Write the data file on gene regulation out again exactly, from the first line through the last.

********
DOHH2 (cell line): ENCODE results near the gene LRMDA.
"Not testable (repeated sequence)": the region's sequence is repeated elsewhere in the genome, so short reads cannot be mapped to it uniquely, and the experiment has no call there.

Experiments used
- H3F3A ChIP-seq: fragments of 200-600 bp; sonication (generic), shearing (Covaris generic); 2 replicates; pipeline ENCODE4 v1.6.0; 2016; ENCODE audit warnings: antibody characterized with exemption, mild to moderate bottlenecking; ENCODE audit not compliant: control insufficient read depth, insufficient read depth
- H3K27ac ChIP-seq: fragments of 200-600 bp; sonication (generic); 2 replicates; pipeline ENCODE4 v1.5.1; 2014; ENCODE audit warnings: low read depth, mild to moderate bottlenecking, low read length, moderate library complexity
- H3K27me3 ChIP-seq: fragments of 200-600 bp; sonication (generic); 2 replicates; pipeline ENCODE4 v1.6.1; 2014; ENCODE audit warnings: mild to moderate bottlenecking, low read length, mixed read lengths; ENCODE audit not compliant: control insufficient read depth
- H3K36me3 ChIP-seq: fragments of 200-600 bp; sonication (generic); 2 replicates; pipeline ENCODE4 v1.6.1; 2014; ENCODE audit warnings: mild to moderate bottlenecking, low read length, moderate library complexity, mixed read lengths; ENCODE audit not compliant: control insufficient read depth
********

DOHH2 (cell line): ENCODE results near the gene LRMDA.
"Not testable (repeated sequence)": the region's sequence is repeated elsewhere in the genome, so short reads cannot be mapped to it uniquely, and the experiment has no call there.

Experiments used
- H3F3A ChIP-seq: fragments of 200-600 bp; sonication (generic), shearing (Covaris generic); 2 replicates; pipeline ENCODE4 v1.6.0; 2016; ENCODE audit warnings: antibody characterized with exemption, mild to moderate bottlenecking; ENCODE audit not compliant: control insufficient read depth, insufficient read depth
- H3K27ac ChIP-seq: fragments of 200-600 bp; sonication (generic); 2 replicates; pipeline ENCODE4 v1.5.1; 2014; ENCODE audit warnings: low read depth, mild to moderate bottlenecking, low read length, moderate library complexity
- H3K27me3 ChIP-seq: fragments of 200-600 bp; sonication (generic); 2 replicates; pipeline ENCODE4 v1.6.1; 2014; ENCODE audit warnings: mild to moderate bottlenecking, low read length, mixed read lengths; ENCODE audit not compliant: control insufficient read depth
- H3K36me3 ChIP-seq: fragments of 200-600 bp; sonication (generic); 2 replicates; pipeline ENCODE4 v1.6.1; 2014; ENCODE audit warnings: mild to moderate bottlenecking, low read length, moderate library complexity, mixed read lengths; ENCODE audit not compliant: control insufficient read depth